Rabbi Ovadia Yosef criticized the New Year pilgrimage to Rabbi Nahman of Bratslav's grave in the Ukraine Saturday.
While Yosef was giving his weekly lesson in Jerusalem Saturday evening, Ben-Gurion Airport was packed with men and children carrying full-to-bursting suitcases and boxes of food. The annual migration of thousands of Israelis to the city of Uman, Ukraine, to spend Rosh Hashanah near the burial place of Rabbi Nahman of Bratslav, had begun. Among those heading for Ukraine were thousands of Mizrahim (Jews of Middle Eastern descent), including supporters of Yosef's Shas Party.
Yosef, speaking at his synagogue, Hayazdim, spelled out his position: He had nothing against Rabbi Nahman, who was "a saint, an honest man." His problem was with those who made a pilgrimage to his grave for the New Year holiday. "People shouldn't leave their families," Yosef said.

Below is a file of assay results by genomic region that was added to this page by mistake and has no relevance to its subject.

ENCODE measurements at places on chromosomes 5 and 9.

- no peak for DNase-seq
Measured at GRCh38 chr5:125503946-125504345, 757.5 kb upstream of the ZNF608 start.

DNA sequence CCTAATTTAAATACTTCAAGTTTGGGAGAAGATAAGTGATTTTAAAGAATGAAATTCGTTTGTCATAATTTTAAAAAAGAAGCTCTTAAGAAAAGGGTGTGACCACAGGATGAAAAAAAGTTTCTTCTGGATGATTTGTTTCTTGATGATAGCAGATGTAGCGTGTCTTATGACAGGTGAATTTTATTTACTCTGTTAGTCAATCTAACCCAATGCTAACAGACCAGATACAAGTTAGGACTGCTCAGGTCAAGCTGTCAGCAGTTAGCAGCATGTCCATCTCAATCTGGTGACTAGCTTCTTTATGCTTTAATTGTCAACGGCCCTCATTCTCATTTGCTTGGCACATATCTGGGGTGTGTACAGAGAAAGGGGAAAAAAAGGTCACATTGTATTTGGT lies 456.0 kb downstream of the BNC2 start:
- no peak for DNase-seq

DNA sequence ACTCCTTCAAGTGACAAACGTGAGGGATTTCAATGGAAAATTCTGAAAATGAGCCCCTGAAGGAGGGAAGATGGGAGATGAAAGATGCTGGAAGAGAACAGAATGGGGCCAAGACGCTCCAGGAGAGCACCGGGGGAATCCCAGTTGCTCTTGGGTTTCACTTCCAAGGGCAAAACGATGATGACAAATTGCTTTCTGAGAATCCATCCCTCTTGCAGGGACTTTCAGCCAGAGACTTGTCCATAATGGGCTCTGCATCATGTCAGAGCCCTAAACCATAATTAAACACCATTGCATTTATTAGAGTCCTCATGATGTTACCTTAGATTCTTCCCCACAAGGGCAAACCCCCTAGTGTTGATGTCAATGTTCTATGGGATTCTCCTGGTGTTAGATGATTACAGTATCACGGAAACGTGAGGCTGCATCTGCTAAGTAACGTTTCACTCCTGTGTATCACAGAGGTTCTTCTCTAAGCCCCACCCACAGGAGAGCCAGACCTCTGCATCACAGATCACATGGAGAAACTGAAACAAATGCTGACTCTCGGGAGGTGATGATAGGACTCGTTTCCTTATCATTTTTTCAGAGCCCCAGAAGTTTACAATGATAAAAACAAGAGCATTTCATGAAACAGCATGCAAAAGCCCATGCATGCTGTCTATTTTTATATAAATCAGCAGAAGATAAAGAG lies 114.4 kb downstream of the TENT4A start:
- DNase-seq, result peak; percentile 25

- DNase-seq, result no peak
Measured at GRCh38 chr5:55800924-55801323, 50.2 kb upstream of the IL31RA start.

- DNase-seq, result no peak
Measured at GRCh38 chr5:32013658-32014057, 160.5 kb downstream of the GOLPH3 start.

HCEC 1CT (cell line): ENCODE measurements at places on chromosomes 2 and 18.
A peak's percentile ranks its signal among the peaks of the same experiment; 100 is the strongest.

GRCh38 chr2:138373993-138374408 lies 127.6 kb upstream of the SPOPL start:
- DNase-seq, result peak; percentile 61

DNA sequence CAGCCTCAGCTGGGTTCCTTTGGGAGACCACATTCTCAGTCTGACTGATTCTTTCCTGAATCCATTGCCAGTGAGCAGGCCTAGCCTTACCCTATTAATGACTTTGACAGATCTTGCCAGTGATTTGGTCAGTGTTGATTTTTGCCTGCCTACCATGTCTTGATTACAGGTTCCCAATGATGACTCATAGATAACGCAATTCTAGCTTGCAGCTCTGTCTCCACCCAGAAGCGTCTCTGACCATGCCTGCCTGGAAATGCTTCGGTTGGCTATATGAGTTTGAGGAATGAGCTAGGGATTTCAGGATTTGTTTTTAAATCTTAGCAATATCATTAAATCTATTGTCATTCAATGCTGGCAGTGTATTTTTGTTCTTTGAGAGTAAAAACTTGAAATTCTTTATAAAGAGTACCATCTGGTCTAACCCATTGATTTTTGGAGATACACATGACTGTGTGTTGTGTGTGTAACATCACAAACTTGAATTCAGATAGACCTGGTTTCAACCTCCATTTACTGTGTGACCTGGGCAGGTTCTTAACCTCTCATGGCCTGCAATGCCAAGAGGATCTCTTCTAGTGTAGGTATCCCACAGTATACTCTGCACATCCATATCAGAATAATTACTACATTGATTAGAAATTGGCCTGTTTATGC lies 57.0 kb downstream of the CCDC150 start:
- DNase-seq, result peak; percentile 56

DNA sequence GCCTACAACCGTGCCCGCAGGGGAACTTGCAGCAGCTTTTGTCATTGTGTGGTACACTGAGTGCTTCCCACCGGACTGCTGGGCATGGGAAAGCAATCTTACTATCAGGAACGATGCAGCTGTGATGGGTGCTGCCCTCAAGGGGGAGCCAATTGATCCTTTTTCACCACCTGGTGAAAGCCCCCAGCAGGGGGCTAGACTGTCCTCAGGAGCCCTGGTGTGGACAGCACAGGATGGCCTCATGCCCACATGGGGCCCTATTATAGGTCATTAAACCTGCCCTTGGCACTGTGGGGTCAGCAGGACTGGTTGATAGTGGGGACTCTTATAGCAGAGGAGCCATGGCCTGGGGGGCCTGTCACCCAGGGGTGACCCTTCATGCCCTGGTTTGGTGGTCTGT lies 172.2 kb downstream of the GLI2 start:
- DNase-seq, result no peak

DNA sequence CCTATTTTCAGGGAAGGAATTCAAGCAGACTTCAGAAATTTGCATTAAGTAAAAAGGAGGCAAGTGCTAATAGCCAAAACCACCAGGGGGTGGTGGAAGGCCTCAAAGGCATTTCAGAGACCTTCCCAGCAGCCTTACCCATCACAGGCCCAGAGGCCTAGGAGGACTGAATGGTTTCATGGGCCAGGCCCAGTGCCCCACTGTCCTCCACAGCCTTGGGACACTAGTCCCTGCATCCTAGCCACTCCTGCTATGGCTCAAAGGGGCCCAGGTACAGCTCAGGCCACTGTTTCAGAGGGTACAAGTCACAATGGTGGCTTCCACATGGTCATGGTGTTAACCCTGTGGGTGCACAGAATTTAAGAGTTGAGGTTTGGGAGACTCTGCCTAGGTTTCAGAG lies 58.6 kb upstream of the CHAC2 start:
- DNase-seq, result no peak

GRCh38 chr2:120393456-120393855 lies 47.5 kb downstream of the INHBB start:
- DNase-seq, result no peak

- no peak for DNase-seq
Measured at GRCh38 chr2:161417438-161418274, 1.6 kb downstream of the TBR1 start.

This is just the latest expression of the ultra-Orthodox community's complex attitude toward the Bratslav Hasidim and their revered teacher, who died nearly 200 years ago.
The enormous growth in the popularity of the annual pilgrimage over the last decade has spurred disagreement. In recent weeks, pamphlets denigrating Rabbi Nahman have been distributed in Jerusalem.
The Eda Haredit organization, which includes the anti-Zionist wing of the Bratslavs, called them "heretical and apostate." Bratslav Hasidim have accused Yosef of fanning the flames, not only by reiterating his opposition to the pilgrimages, but also by defaming Rabbi Nahman himself.